- Sight: Now, open your eyes. What do you see in this present moment? Say thank you for its existence and see if you can appreciate its beauty or function throughout the rest of your day.
Gratitude Changes The Brain
According to Dr. Daniel Siegel, clinical professor of psychiatry at the UCLA School of Medicine and executive director of the Mindsight Institute, “Just as people practice daily dental hygiene by brushing their teeth, gratitude and mindfulness is a form of brain hygiene.”
The feeling of gratitude activates several parts of the brain associated with emotional intelligence. Studies indicate that this is because gratitude requires two things:
1) Us to be emotionally aware (How am I feeling? Do I feel grateful or ungrateful?)
2) Us to practice emotional regulation (How can I become more grateful in my daily life?)
Both aspects - awareness and regulation - boosts our emotional resilience, which allows us to adapt to and overcome stressful events, whether that be a power struggle with your child, an argument with your partner, or an unexpected life event.
When we feel and express thanks, we light up our reward and motivation centers, which shift the way we see the world, ourselves, and others. “Such a huge part of emotional regulation is being able to focus on the things we are grateful for,” says Sautter. As we practice gratitude, we strengthen these neural pathways to create a positive nature within, allowing us to notice the many gifts in our lives.
Gratitude For The Whole Family
Just as our children watch and model the things we say and do, they also mirror our level of gratitude. In her book, Make Social and Emotional Learning Stick, Sautter shares that gratitude rituals are a great way to thread appreciation into the fabric of your family.
Here are some ideas to sprinkle into your home rhythm:
1. Shout it out
One way to do this is to share feelings each night in a Time-In space, taking turns to answer, “When did I feel happy, sad, calm, and, mad today? And what is one thing I feel grateful for today?”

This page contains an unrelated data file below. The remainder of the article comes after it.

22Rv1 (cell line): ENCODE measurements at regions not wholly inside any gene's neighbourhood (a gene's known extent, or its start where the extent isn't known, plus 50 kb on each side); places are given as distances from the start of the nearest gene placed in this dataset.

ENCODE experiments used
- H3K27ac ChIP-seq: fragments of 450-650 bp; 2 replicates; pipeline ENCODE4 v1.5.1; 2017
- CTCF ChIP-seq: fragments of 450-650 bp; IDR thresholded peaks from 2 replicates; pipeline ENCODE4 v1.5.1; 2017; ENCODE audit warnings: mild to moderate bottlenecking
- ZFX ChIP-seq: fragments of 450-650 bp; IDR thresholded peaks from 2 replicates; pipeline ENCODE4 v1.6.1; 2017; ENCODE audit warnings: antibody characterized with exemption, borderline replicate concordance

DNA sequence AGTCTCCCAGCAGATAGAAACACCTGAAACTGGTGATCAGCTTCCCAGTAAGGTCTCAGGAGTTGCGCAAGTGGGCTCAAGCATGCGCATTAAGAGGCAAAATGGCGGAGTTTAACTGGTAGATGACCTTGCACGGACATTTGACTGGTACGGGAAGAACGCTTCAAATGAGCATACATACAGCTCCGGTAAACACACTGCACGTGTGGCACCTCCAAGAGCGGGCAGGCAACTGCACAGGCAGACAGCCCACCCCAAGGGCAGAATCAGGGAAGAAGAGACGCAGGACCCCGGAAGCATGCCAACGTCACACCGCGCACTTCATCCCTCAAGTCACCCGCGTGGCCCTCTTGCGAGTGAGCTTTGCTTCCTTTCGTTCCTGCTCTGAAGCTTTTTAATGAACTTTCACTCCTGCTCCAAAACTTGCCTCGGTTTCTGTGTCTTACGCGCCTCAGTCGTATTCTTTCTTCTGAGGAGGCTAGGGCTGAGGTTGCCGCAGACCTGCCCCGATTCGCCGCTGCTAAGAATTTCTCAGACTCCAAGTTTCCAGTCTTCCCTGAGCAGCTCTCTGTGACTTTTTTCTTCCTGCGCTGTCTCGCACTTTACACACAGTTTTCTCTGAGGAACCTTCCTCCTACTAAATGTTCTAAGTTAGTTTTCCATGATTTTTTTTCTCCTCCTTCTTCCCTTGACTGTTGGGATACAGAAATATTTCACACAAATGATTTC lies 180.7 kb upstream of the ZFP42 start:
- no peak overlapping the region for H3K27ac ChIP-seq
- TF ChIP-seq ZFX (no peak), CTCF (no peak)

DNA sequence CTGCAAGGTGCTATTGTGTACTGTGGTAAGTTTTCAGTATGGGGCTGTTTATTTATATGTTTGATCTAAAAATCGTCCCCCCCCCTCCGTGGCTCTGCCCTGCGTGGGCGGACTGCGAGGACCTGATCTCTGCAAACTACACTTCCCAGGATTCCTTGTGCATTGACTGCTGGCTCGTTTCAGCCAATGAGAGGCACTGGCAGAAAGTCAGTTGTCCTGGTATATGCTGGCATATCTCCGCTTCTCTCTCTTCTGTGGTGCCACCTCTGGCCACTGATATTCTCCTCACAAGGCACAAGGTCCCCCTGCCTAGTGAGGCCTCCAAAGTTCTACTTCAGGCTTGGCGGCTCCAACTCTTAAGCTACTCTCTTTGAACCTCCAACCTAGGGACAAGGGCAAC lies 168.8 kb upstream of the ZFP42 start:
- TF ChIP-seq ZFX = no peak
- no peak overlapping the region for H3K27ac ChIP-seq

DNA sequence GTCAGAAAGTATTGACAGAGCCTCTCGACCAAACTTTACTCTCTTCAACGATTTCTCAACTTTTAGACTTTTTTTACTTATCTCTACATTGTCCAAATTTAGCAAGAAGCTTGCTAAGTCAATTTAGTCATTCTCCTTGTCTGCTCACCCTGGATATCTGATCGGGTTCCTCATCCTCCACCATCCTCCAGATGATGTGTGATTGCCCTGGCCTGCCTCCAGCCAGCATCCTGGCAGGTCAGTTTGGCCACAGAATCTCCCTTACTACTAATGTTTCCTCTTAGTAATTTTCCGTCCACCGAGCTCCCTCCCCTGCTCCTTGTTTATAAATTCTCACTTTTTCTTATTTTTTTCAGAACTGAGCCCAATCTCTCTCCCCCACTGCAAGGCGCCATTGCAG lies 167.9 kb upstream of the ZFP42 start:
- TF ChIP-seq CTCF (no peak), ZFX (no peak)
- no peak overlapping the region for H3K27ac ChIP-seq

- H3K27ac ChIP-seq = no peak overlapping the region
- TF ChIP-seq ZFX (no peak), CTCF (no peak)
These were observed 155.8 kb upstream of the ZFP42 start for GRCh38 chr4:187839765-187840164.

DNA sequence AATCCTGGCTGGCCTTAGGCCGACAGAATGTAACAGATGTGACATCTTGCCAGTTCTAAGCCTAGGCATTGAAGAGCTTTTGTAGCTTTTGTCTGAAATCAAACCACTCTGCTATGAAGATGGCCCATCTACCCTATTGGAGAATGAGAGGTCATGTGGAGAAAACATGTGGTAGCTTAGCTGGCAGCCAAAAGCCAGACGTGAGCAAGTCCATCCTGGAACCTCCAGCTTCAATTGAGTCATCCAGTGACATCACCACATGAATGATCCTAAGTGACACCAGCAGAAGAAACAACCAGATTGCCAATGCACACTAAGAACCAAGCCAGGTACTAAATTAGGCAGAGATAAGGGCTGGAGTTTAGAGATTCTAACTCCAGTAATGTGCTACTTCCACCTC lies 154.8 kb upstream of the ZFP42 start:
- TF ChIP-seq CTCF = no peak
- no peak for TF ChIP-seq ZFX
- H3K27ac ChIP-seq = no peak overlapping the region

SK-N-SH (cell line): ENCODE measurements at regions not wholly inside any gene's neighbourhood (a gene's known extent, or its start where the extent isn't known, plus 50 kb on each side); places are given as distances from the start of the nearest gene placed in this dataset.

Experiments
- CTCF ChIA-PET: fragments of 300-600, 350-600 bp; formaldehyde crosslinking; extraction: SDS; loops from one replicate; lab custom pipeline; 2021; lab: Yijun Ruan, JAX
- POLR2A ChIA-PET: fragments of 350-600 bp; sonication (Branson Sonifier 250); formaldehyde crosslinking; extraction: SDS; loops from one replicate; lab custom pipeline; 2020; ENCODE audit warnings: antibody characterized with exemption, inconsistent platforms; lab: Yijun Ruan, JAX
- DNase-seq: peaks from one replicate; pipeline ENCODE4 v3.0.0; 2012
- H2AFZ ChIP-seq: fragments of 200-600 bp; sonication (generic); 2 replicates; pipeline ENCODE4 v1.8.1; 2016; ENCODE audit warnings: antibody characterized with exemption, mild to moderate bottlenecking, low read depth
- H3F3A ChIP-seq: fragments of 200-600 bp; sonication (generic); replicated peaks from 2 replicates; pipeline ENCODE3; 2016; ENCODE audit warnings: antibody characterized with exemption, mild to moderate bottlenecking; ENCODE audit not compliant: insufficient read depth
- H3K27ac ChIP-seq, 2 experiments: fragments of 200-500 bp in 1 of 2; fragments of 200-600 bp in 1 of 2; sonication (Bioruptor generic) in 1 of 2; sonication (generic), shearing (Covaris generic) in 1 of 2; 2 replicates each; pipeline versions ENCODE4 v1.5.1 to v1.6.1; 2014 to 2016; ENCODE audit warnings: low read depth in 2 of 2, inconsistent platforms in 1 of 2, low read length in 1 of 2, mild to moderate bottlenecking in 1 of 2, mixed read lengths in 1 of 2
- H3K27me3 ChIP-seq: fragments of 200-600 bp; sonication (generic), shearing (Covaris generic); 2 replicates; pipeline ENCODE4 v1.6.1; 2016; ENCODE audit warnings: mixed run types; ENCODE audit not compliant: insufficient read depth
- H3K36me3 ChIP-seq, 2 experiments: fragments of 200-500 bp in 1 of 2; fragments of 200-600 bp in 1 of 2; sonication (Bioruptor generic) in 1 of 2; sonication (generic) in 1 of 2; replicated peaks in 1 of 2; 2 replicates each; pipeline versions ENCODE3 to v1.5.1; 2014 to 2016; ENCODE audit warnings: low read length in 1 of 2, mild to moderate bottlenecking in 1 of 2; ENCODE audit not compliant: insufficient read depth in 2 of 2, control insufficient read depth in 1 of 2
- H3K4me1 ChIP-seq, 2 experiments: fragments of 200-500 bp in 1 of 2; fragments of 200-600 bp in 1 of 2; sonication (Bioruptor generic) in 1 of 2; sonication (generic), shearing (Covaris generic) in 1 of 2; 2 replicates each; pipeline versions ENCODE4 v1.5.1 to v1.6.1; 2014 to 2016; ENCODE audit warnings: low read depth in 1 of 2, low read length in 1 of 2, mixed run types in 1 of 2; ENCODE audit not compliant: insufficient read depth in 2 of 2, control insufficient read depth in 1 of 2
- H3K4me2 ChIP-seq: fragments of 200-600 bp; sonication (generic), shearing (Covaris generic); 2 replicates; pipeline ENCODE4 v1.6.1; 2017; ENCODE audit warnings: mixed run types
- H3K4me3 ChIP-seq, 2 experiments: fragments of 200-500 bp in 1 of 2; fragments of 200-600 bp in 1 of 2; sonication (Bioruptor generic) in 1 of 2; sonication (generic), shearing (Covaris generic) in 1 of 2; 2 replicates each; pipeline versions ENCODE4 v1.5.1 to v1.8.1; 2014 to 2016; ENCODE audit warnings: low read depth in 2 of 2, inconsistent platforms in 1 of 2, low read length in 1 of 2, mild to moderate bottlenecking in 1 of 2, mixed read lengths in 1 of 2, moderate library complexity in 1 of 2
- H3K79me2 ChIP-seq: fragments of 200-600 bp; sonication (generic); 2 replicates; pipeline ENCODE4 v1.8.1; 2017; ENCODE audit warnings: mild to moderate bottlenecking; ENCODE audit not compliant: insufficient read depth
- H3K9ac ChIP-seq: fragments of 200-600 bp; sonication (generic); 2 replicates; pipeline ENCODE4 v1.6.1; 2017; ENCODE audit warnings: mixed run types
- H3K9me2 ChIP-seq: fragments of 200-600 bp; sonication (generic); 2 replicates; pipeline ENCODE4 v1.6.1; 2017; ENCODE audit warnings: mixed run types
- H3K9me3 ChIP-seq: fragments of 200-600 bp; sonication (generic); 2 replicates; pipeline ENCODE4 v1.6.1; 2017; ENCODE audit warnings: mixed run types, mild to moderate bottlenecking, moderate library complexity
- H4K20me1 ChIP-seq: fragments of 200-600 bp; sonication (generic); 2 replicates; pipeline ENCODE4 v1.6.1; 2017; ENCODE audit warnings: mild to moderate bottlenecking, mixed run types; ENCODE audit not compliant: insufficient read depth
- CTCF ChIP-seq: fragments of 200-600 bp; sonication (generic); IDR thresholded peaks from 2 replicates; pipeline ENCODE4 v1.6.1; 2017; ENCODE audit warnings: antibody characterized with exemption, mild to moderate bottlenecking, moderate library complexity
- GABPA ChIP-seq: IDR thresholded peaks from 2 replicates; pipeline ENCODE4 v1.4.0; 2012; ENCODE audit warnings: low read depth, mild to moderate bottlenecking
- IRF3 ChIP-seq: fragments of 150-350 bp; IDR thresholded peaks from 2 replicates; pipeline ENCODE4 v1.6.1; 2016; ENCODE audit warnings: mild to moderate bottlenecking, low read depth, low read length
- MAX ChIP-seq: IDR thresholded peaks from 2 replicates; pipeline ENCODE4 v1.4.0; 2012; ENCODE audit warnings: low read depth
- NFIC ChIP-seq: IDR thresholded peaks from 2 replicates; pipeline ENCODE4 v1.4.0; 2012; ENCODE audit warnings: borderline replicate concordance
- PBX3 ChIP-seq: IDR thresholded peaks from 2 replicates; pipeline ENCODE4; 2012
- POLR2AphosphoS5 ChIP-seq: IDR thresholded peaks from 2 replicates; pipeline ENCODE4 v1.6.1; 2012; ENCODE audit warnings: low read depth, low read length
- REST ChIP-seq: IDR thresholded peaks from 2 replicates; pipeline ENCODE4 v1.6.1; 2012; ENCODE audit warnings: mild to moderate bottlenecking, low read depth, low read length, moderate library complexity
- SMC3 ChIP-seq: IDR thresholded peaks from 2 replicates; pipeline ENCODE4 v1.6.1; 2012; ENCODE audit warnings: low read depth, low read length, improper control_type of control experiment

You may also include the ritual of sharing appreciation for each other at the dinner table, again taking turns to express, “What I love about you is …” to each family member, and then ending with, “What I love about me is ...”
2. Create a Gratitude Jar
Each day, everyone writes one thing they feel grateful for and puts it in the Gratitude Jar. At the end of the week, sit together as a family and read aloud everyone’s thankful thoughts.
3. Play a game
The game is called “What would you feel without it?”
Make a list of items and ask your child what they would feel like without each. They may be surprised at how different their life would be without some of the things they consider normal. This is a great way to help shift from “taking for granted” to “grateful to have.”
As we model gratitude ourselves, we set the blueprint for our children to do the same. While we will certainly be imperfect at it (which is actually quite perfect), our ability to pause and notice shifts us to the greatest gift … the present moment.
And that is ultimate gratitude. Because right now is all we really have.